When it's time for a renovation project, homeowners can’t just whip out their power tools and start construction. If the job involves anything beyond surface changes, you'll probably have to secure some permits first. Depending on the extent of the renovations, the cost of permits can range from the low hundreds to thousands of dollars.
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- 10 Sneaky Hidden Costs of Home Remodeling
10 Sneaky Hidden Costs of Home Remodeling
Hiring a Professional
Some renovation projects are simply too big for a homeowner to tackle with a sledgehammer and a few household tools. If you plan on demolishing walls around appliances or removing cabinets and flooring, or if you're uncertain about the location of your wiring and plumbing, you'll probably need to call in a professional. Hiring a contractor can cost hundreds or thousands of dollars, depending on the scope of the job.
Disposing of Debris
Once you’ve ripped everything out, you've got to trash your construction debris. This task is easier said than done, however, because municipalities regulate the types of waste acceptable for curbside disposal. Depending on where you live, you’ll incur costs if you need to hire a vehicle, rent a trash bin or dumpster, or recruit a company to remove the debris for you.
Figuring Out Property Lines
If you’re planning to erect a fence, wall, or landscape feature near the edge of your property, first make sure that the land you think is yours doesn't actually belong to someone else. For a variety of reasons, property lines can get blurred over time, so if you haven’t completed a land survey recently, you’ll want to order one to ensure you don’t build on your neighbor's lot. This service typically runs a couple of hundred dollars.
Fixing Old Workarounds
Maybe the previous owner of your home put a new roof on top of a patchy old one, or did some clever DIY rejiggering to channel water into the laundry room. These cheap workarounds won’t fly with your new permit. If the previous homeowner was a slipshod handyman, you may have to correct dozens of botched or illegal repair jobs.
Getting Your Home Up to Code
If your home hasn’t been renovated in decades, be aware that building codes have probably changed since that last upgrade. You may need to make alterations beyond your original plan to, say, move appliances or carve out a basement bedroom—especially if you’re renovating for resale purposes.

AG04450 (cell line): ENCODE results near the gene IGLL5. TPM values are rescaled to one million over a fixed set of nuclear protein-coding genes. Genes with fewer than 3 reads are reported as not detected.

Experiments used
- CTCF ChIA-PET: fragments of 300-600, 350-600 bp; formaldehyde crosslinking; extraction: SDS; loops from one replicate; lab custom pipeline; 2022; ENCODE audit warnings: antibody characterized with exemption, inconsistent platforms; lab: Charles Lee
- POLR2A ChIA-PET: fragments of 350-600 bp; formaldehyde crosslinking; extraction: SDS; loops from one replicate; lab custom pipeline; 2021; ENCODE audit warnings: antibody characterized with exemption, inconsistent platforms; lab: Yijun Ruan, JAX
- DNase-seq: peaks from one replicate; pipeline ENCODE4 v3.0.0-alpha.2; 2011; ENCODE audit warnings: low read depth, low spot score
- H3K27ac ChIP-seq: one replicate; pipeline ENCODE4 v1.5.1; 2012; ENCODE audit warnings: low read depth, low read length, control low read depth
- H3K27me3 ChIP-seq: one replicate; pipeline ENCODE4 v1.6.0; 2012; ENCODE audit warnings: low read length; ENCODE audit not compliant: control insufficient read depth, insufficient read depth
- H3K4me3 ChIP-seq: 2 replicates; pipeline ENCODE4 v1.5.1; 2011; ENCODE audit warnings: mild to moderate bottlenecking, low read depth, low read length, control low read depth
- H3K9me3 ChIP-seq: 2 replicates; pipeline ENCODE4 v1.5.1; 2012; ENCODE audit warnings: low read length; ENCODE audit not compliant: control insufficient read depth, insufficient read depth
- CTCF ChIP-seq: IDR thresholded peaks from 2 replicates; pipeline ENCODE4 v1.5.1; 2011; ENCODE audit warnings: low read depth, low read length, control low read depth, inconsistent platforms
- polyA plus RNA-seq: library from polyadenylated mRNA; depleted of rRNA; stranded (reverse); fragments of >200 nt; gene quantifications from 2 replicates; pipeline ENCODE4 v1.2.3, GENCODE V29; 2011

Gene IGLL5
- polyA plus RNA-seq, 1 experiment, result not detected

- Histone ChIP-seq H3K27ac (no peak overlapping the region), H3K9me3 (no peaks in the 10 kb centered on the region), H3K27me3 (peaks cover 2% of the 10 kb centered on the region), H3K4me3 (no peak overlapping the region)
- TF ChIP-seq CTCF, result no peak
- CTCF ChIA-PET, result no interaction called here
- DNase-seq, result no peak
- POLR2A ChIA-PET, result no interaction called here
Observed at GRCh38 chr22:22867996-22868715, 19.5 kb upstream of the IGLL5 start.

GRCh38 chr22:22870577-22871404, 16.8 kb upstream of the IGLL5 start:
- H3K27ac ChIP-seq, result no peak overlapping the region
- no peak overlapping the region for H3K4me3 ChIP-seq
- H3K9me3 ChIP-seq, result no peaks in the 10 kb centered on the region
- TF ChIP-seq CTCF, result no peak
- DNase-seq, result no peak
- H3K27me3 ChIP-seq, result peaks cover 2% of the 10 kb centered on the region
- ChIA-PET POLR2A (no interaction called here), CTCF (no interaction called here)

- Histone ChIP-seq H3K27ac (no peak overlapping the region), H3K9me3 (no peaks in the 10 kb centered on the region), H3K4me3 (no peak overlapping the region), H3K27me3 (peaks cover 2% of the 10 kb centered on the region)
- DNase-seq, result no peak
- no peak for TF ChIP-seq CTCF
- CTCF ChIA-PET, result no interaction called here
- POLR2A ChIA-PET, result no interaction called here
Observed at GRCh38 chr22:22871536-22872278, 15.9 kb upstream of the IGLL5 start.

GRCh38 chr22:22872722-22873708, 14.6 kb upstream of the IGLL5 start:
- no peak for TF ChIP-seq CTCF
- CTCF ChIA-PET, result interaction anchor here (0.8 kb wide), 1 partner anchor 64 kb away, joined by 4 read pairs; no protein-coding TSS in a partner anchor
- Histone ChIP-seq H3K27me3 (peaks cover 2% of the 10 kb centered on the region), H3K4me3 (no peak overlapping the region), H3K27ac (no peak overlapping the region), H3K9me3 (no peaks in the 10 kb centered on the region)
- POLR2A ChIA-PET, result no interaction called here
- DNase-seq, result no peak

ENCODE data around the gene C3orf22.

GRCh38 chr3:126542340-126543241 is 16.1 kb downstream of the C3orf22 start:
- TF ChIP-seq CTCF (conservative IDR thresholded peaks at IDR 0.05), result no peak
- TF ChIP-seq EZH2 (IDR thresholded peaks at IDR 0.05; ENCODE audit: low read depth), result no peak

Fixing Water Issues
Keeping your home dry doesn’t come cheap. Expect to uncover some sort of water issue when renovating, whether it involves water-sealing the basement, adding sump pumps, fixing leaky gutters, or grading your property to keep water away from your home’s foundation. Also, if you’re planning to add a bathroom to your home, get ready to pay thousands to have the plumbing rerouted.
Remediating Pest Damage
When you open up walls and reveal rafters, you may uncover damage caused by termites, mice, squirrels, and other pests. Insects and critters can find their way through teeny-tiny openings and then travel all over a home, so fixing the damage they inflict can be anything from a nuisance to a several-thousand-dollar surprise.
Updating Home Features
If you’re planning to open up walls for renovations, consider biting the bullet and updating Wi-Fi boosters, in-wall speakers, cable, and other practical and appealing built-in features. While you may not have originally planned these updates, they're useful upgrades that you may want in the future—and that will be more expensive to do after you’ve sealed up the walls.
Adding Finishing Touches
You may have budgeted for paint, tile, and cabinetry—but did you remember that you’ll need art for your new walls, drapes and blinds for your updated windows, and knobs for your freshly faced doors? People often don’t budget for decorative “extras,” but those items can add up quickly, especially if you’ve completely changed the layout or style of your home.